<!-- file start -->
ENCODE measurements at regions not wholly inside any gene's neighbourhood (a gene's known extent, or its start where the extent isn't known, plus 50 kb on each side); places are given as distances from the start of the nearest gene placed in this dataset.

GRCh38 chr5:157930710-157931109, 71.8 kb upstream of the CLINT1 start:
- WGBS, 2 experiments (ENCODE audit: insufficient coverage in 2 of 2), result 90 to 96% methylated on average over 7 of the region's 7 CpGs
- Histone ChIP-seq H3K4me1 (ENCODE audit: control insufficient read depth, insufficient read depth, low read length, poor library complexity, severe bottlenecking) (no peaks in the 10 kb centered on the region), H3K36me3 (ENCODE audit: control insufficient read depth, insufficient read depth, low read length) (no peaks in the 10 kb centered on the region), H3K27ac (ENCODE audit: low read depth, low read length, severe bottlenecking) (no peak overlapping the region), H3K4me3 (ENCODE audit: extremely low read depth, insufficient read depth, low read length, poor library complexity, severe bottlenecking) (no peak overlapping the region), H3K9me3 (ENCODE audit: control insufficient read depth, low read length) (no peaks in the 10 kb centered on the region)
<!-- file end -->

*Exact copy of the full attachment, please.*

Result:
ENCODE measurements at regions not wholly inside any gene's neighbourhood (a gene's known extent, or its start where the extent isn't known, plus 50 kb on each side); places are given as distances from the start of the nearest gene placed in this dataset.

GRCh38 chr5:157930710-157931109, 71.8 kb upstream of the CLINT1 start:
- WGBS, 2 experiments (ENCODE audit: insufficient coverage in 2 of 2), result 90 to 96% methylated on average over 7 of the region's 7 CpGs
- Histone ChIP-seq H3K4me1 (ENCODE audit: control insufficient read depth, insufficient read depth, low read length, poor library complexity, severe bottlenecking) (no peaks in the 10 kb centered on the region), H3K36me3 (ENCODE audit: control insufficient read depth, insufficient read depth, low read length) (no peaks in the 10 kb centered on the region), H3K27ac (ENCODE audit: low read depth, low read length, severe bottlenecking) (no peak overlapping the region), H3K4me3 (ENCODE audit: extremely low read depth, insufficient read depth, low read length, poor library complexity, severe bottlenecking) (no peak overlapping the region), H3K9me3 (ENCODE audit: control insufficient read depth, low read length) (no peaks in the 10 kb centered on the region)